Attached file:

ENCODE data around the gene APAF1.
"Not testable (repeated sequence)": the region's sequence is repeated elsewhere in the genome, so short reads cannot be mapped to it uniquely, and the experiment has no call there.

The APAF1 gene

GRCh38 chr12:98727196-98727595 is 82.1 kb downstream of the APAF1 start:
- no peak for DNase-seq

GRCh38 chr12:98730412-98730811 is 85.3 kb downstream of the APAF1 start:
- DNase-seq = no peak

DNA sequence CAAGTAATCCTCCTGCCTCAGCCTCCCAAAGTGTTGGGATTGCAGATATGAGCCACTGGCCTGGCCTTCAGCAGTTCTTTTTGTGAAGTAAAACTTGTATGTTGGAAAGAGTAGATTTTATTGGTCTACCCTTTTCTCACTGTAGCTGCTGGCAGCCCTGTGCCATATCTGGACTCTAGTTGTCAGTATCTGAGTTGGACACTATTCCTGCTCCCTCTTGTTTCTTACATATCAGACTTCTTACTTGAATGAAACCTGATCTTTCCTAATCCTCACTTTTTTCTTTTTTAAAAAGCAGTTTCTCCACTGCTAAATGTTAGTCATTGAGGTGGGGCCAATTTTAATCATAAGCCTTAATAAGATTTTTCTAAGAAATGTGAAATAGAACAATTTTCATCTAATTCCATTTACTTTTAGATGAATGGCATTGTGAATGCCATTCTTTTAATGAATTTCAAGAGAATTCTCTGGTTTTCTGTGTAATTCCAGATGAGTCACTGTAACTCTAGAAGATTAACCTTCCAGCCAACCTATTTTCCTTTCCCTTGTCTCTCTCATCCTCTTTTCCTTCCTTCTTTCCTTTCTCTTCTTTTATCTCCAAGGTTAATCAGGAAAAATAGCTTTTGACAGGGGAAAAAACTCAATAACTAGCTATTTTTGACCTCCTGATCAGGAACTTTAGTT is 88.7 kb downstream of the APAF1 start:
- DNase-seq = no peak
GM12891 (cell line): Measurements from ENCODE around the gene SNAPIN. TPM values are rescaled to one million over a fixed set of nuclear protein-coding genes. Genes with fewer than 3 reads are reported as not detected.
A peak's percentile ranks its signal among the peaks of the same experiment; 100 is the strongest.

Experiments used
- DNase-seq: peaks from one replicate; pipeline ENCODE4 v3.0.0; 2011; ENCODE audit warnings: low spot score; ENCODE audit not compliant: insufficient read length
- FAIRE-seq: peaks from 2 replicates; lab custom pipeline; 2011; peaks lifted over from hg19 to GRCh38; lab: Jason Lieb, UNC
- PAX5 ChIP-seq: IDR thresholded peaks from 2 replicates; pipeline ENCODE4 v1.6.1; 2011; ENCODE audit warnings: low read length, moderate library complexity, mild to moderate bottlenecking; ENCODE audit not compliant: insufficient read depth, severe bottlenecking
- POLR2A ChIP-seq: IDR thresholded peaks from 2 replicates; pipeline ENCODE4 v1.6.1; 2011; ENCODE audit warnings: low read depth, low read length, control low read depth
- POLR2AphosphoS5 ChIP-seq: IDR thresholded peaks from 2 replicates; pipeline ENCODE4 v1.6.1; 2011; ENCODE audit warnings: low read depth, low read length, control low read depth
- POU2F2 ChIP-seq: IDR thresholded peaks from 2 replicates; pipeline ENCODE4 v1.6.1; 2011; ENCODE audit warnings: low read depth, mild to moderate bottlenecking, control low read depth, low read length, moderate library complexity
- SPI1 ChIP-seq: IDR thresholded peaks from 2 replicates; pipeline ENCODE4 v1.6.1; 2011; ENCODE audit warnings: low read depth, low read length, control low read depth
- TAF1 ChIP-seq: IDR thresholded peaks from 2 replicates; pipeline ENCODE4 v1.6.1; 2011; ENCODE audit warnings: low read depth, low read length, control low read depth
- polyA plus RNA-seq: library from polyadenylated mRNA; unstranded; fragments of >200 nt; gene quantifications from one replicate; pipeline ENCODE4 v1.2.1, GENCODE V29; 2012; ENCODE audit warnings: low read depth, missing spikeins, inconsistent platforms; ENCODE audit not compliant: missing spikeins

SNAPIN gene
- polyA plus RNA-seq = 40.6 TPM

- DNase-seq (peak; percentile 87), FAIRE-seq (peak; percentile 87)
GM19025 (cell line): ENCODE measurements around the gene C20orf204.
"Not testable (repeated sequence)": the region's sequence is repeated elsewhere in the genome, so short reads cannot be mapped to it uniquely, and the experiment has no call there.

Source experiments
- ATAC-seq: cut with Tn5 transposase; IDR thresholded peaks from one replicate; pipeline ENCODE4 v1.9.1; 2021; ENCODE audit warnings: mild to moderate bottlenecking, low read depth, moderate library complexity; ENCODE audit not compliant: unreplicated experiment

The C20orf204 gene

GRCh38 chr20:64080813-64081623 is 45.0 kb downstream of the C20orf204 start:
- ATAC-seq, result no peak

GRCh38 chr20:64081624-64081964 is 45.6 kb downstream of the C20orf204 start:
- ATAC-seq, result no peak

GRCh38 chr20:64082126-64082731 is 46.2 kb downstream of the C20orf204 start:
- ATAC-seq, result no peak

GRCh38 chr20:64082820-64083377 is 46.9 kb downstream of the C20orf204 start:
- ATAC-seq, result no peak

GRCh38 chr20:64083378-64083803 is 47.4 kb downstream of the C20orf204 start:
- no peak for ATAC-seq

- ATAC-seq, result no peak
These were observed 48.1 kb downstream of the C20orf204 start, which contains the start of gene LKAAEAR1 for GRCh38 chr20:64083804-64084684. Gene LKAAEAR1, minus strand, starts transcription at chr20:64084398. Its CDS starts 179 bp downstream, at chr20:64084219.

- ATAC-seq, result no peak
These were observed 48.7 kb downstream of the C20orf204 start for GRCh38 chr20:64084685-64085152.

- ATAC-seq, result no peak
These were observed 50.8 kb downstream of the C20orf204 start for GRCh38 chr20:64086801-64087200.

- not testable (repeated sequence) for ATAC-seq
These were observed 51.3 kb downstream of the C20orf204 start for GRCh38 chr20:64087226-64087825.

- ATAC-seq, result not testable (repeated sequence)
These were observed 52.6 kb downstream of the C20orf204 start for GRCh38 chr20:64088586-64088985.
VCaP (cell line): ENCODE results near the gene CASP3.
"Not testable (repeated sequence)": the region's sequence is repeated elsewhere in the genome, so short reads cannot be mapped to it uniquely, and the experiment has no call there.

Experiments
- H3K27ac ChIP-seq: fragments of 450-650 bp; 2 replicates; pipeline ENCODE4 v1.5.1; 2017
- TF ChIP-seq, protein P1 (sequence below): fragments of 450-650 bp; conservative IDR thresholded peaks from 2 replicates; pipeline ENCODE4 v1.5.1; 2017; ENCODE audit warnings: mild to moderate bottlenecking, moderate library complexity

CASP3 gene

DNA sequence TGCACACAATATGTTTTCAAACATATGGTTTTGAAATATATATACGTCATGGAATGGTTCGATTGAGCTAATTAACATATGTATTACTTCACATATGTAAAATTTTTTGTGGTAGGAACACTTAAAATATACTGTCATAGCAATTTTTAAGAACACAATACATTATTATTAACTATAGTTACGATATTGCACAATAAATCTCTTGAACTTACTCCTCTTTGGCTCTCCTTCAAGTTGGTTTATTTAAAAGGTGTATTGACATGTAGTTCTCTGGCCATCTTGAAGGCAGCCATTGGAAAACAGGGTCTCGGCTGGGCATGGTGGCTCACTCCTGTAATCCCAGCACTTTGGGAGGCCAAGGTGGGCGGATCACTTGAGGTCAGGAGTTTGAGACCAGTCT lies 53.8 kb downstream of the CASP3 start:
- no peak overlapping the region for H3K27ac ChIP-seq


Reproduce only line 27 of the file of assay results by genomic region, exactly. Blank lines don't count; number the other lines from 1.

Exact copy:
Source experiments